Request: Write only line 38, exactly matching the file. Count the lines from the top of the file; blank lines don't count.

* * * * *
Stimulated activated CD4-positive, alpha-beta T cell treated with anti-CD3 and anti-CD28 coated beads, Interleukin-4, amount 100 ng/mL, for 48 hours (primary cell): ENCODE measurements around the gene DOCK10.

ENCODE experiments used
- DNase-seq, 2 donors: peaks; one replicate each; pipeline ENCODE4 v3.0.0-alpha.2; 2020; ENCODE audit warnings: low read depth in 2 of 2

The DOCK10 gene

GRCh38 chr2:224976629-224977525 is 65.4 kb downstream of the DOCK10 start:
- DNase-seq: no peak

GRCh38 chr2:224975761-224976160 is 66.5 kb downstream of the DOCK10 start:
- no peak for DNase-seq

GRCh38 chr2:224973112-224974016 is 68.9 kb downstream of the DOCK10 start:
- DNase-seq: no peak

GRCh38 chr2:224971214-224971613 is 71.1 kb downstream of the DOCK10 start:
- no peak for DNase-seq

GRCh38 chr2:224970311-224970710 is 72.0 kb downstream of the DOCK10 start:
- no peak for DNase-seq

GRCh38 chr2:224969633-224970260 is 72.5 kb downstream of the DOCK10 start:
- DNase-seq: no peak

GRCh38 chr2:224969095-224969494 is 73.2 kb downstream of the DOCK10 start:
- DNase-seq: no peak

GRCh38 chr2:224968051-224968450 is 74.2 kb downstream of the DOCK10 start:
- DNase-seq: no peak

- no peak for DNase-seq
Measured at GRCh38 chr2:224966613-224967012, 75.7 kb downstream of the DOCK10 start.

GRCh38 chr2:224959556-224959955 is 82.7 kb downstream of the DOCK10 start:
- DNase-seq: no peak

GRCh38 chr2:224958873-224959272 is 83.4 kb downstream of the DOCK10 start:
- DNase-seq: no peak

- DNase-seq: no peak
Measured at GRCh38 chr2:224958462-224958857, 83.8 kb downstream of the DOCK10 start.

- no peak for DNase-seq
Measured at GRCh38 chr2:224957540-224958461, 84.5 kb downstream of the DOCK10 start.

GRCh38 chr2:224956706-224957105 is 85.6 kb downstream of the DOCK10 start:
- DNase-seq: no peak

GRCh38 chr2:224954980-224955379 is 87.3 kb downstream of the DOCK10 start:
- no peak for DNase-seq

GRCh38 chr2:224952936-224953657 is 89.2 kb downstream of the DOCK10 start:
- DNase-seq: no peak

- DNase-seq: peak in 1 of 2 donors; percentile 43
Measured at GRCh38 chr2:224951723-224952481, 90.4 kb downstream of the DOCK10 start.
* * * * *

Measured at GRCh38 chr2:224951723-224952481, 90.4 kb downstream of the DOCK10 start.